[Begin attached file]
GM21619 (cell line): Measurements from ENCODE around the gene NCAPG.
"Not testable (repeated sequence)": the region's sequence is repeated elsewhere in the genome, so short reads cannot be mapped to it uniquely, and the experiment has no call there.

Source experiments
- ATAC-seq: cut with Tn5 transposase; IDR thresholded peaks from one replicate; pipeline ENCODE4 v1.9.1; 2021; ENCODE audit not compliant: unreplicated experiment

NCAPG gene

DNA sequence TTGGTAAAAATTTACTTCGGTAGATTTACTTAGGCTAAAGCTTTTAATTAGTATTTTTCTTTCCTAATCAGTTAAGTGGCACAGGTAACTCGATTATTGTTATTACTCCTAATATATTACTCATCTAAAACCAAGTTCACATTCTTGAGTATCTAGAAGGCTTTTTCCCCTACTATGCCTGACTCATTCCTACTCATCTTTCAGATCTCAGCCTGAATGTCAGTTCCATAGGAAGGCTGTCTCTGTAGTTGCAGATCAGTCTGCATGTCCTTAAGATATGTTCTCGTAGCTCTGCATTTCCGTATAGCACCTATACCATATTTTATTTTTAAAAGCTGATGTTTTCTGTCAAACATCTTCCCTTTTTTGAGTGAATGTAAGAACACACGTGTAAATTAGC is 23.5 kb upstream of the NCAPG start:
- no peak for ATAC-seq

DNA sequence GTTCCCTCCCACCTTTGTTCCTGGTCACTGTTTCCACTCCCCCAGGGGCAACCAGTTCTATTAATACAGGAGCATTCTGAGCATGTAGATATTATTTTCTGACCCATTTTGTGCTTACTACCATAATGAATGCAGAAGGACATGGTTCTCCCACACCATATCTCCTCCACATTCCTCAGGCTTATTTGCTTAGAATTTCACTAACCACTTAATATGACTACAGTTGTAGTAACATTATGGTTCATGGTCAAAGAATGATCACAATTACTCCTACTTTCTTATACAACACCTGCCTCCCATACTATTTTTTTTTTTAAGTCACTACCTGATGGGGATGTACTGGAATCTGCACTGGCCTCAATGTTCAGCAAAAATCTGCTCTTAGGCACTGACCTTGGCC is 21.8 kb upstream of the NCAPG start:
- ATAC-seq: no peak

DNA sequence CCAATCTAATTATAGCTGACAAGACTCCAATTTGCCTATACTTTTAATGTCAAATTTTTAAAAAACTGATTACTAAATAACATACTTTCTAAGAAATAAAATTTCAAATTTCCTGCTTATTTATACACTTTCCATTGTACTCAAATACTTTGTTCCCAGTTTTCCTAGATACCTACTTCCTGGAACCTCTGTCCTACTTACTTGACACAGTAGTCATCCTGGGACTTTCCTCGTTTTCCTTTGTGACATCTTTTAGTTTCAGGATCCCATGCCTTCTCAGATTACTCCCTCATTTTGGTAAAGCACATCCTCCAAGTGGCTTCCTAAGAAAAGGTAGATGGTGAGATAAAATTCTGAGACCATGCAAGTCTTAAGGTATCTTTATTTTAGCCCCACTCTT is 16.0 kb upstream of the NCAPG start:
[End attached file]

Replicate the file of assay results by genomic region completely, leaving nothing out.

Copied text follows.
GM21619 (cell line): Measurements from ENCODE around the gene NCAPG.
"Not testable (repeated sequence)": the region's sequence is repeated elsewhere in the genome, so short reads cannot be mapped to it uniquely, and the experiment has no call there.

Source experiments
- ATAC-seq: cut with Tn5 transposase; IDR thresholded peaks from one replicate; pipeline ENCODE4 v1.9.1; 2021; ENCODE audit not compliant: unreplicated experiment

NCAPG gene

DNA sequence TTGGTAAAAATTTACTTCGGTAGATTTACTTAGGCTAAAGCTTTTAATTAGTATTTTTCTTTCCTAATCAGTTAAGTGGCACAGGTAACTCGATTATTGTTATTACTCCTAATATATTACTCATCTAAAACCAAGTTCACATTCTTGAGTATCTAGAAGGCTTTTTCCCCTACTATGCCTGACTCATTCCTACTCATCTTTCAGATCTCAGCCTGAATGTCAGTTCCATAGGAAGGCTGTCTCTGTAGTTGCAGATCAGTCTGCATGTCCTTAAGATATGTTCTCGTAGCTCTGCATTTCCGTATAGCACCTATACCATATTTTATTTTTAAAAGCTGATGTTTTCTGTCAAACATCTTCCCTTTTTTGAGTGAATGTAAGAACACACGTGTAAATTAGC is 23.5 kb upstream of the NCAPG start:
- no peak for ATAC-seq

DNA sequence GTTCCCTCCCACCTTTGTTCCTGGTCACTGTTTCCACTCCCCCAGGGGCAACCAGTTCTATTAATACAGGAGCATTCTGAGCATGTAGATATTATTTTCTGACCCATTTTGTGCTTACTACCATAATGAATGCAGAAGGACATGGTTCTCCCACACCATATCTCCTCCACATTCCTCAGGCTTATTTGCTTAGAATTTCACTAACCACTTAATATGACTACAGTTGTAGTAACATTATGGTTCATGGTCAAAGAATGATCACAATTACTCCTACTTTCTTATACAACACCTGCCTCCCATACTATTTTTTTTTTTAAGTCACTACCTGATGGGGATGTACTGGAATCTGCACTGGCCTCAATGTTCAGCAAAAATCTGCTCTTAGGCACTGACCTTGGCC is 21.8 kb upstream of the NCAPG start:
- ATAC-seq: no peak

DNA sequence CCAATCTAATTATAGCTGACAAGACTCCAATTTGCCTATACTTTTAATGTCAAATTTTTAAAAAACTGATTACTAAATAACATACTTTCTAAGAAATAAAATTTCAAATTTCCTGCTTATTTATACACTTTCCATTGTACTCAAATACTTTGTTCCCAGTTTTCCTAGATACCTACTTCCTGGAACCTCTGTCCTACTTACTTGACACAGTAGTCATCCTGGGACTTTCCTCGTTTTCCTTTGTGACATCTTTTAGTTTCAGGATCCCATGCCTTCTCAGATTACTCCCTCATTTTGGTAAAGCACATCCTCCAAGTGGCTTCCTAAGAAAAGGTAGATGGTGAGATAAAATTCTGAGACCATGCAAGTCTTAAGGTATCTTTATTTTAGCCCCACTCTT is 16.0 kb upstream of the NCAPG start: